3
$\begingroup$

Let $\text{NPU}(\omega)$ be the set of non-principal ultafilters on $\omega$. The Rudin-Keisler preorder on $\text{NPU}(\omega)$ is defined by $${\cal U} \leq_{RK} {\cal V} :\Leftrightarrow (\exists f:\omega\to\omega)(\forall U\in{\cal U}) f^{-1}(U)\in {\cal V} .$$

It is easy to see that $\leq_{RK}$ is reflexive and transitive, but not anti-symmetric. Set ${\cal U}\simeq_{RK} {\cal V}$ if ${\cal U}\leq_{RK}{\cal V}$ and ${\cal V}\leq_{RK}{\cal U}$. So $\text{NPU}(\omega)/\simeq_{RK}$ is a poset with the Rudin-Keisler order applied to equivalence classes.

It is known that if ${\cal R}$ is a minimal element of Ramsey ultrafilter, then $[{\cal R}]_{\simeq_{RK}}$ is a minimal element of $\text{NPU}(\omega)/\simeq_{RK}$.

Question. Suppose ${\cal U, V}\in \text{NPU}(\omega)$ are non-Ramsey , do $[{\cal U}]_{\simeq_{RK}}, [{\cal V}]_{\simeq_{RK}}$ have an infimum in $\text{NPU}(\omega)/\simeq_{RK}$?

$\endgroup$
2
$\begingroup$

This part only shows the existence of lower bounds, which is not the point. See edit. This is consistently true for example when the near coherence principle of ultrafilters holds. It says, for any two non-principal ultrafilters $U, V$ there exists a finite-to-one $f: \omega\to \omega$ such that $f(U)=f(V)$. Since $f$ is finite-to-one, it makes sure $f(U)=f(V)$ is not principal.

Edit: the answer is consistently no. Suppose there exist two non-isomorphic Ramsey ultrafilters $U, V$, then we claim $U\cdot V$ and $V\cdot U$ do not have an infimum. This follows from the following facts

  1. $U\cdot V, V\cdot U$ are neither P-point nor Q-point
  2. $U\cdot V \simeq V\cdot U$ implies $U\simeq V$
  3. The only elements that are potentially RK below $U\cdot V$ are $V\cdot U$, $U$, $V$ (or the principal ultrafilters)
  4. So the common non-principal lower bounds for $U\cdot V, V\cdot U$ are $U, V$. But they are incomparable.

All of these can be found in Blass' thesis.

$\endgroup$
  • 1
    $\begingroup$ Does NCF actually give you an infimum, or just the existence of lower bounds? This isn't immediately clear to me. $\endgroup$ – Todd Eisworth Oct 9 '17 at 16:05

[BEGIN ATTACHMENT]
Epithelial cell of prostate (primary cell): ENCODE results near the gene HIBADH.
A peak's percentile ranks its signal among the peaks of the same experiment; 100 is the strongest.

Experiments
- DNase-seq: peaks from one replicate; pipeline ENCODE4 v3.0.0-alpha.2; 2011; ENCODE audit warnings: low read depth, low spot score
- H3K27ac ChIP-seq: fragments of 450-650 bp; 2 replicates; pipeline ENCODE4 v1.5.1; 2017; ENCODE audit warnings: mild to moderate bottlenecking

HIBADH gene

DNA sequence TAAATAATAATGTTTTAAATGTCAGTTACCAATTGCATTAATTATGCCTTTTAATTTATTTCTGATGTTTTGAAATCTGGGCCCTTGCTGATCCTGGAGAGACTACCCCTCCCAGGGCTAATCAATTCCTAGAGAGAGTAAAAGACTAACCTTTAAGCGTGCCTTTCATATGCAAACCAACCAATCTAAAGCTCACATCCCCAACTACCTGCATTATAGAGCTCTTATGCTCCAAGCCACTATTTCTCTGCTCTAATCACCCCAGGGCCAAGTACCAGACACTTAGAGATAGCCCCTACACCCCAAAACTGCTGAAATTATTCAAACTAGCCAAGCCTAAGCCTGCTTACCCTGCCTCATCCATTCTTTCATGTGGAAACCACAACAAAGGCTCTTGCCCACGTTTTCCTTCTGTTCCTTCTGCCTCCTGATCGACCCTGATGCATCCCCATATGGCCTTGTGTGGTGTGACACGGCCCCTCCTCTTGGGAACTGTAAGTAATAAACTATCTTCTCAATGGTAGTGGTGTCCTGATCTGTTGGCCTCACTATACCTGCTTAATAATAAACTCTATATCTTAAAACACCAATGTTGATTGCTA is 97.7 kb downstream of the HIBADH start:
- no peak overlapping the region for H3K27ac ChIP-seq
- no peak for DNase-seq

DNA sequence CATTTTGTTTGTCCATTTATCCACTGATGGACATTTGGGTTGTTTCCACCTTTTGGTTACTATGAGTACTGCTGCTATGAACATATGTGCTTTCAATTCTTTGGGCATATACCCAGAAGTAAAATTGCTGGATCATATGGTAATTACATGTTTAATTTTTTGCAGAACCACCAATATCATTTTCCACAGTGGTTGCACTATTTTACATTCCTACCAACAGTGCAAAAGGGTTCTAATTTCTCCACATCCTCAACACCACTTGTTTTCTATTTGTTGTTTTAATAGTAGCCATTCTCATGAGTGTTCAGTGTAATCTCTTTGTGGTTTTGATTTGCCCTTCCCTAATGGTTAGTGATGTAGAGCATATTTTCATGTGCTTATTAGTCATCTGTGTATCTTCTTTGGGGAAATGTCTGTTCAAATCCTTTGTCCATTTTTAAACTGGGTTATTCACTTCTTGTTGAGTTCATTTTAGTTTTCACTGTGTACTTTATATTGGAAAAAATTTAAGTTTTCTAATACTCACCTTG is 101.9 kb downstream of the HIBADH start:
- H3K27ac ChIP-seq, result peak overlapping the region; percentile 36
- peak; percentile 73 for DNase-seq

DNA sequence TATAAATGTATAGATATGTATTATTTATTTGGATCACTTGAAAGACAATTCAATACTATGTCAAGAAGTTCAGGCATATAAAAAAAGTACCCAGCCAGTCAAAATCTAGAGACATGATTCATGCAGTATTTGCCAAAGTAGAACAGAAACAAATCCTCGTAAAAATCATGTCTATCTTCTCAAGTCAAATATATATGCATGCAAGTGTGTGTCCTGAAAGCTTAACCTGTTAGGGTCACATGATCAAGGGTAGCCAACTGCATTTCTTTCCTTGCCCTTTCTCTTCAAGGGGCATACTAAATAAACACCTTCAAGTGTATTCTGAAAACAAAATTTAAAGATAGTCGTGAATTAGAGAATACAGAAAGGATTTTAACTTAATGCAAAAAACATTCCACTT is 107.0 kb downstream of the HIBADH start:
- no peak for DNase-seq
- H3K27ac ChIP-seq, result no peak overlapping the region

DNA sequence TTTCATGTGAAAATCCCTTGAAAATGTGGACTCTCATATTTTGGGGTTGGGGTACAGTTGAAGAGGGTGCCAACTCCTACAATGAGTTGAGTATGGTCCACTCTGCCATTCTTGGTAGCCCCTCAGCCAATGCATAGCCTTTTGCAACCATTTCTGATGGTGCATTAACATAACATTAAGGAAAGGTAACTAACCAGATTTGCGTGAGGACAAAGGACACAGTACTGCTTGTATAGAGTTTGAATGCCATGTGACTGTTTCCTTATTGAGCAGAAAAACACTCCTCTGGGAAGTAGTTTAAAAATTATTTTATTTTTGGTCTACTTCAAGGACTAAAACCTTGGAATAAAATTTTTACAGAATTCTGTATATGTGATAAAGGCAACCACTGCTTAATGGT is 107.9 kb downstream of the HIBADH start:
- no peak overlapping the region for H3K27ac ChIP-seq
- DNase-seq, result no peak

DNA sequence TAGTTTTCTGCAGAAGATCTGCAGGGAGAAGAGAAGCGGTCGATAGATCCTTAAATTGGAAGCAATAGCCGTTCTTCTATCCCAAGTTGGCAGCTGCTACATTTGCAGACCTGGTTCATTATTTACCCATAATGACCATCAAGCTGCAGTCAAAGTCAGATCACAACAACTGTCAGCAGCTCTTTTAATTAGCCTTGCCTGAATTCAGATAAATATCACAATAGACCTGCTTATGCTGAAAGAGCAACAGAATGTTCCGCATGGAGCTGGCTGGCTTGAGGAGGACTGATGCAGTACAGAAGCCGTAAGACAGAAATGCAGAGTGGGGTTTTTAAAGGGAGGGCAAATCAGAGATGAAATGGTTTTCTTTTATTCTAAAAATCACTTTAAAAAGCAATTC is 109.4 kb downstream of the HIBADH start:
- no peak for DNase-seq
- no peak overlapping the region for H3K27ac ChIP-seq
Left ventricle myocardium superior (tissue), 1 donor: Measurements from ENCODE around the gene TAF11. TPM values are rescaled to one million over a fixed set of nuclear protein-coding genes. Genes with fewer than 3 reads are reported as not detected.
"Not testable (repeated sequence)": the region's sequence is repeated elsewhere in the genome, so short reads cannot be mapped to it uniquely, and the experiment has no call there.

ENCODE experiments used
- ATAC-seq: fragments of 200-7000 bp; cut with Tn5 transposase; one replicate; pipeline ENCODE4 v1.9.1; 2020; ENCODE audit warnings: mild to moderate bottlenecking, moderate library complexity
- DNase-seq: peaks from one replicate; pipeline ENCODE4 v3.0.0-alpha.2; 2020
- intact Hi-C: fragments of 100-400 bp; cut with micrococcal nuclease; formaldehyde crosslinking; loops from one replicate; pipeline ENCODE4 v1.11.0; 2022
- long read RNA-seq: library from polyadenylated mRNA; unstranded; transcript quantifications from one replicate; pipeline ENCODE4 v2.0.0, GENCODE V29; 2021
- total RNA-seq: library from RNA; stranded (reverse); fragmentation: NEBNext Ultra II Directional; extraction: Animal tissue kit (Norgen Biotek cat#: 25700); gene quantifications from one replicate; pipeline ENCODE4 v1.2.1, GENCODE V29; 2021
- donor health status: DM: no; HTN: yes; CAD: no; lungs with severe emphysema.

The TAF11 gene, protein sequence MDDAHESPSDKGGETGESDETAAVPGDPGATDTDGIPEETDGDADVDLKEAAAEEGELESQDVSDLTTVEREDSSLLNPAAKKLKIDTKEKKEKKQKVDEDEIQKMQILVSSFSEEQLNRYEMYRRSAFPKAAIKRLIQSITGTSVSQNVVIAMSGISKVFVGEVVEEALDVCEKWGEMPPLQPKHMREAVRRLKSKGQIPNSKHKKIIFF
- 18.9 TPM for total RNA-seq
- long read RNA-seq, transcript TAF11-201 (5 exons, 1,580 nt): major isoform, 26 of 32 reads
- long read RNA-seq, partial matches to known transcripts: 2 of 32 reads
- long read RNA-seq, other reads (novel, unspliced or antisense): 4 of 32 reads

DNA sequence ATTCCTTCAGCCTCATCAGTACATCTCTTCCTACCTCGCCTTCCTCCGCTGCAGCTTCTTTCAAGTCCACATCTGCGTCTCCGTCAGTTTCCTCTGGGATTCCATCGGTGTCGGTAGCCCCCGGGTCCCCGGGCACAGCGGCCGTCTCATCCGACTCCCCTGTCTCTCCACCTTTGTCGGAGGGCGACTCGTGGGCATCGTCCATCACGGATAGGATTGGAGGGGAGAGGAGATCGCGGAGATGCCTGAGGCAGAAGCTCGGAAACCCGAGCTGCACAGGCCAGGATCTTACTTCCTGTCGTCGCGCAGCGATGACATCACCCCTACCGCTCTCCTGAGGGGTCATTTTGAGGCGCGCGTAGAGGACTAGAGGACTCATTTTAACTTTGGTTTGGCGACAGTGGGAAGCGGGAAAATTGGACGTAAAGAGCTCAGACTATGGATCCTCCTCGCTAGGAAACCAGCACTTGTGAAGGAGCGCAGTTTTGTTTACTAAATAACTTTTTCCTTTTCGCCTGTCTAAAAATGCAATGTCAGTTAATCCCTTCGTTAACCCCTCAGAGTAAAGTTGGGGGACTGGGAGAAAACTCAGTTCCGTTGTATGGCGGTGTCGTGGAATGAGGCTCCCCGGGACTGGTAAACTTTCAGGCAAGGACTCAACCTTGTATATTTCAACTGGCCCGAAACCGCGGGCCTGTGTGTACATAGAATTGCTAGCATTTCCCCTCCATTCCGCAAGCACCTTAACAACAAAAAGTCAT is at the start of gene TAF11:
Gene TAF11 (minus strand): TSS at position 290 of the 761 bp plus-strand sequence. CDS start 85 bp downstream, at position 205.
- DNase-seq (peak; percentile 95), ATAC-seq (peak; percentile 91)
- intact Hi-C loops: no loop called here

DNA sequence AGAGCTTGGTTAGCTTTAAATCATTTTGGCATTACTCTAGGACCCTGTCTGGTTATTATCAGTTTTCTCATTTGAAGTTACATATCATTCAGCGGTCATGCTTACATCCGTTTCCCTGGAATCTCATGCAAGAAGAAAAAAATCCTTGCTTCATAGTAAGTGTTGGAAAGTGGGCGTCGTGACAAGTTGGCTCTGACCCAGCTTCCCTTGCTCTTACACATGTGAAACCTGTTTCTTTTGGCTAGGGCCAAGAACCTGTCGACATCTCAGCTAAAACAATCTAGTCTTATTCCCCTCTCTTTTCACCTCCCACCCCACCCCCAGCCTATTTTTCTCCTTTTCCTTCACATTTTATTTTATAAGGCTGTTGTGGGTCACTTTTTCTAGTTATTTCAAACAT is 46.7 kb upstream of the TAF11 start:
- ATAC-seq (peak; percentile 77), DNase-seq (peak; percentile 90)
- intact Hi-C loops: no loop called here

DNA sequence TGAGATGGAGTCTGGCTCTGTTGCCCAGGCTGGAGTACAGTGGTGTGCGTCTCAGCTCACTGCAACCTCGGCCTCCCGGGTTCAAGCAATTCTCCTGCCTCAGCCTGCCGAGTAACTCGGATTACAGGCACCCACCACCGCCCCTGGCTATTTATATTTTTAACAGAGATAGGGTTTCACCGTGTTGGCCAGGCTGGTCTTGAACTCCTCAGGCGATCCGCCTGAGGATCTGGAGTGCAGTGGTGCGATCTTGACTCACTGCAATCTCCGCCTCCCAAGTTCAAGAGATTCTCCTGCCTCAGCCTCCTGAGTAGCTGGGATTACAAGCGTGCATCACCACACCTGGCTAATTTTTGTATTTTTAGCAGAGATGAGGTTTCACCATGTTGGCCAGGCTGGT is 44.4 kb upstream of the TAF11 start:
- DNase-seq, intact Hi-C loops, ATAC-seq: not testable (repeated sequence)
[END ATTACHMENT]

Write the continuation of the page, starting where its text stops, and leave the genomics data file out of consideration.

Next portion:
• $\begingroup$ I don't think it does. that answer is not right to the point as I didn't finish reading the question. I think the answer is no if there are two non-isomorphic selective ultrafilters. $\endgroup$ – Jing Zhang Oct 10 '17 at 0:11
  • $\begingroup$ Thanks and +1Jing Zhang! Can you elaborate on the non-isomorphic selective ultrafilters? $\endgroup$ – Dominic van der Zypen Oct 10 '17 at 6:42
  • $\begingroup$ @DominicvanderZypen: I think you can try the following to classify the ultrafilters below $U\cdot V$ (similarly $V\cdot U$): suppose $W\leq_{RK} U\cdot V$, let $f: \omega\times \omega\to \omega$ be the witness. Then you can cook up two functions $g: \omega\to \omega$ such that $g(n)=k$ iff $\{m: f(n,m)=k\}\in V$. Similary $h$ reversing the role of $U$ and $V$. By Ramsey, there are 4 cases to consider: g is constant on a $U$-large set, or 1-1 and similarly for $h$. This might help. $\endgroup$ – Jing Zhang Oct 11 '17 at 1:46
  • $\begingroup$ Thanks @JingZhang, it makes sense. Maybe you can put this comment into your answer, I am tipping towards accepting it now because I think I can work out the details $\endgroup$ – Dominic van der Zypen Oct 11 '17 at 6:47

Your Answer

By clicking "Post Your Answer", you agree to our terms of service, privacy policy and cookie policy

Not the answer you're looking for? Browse other questions tagged or ask your own question.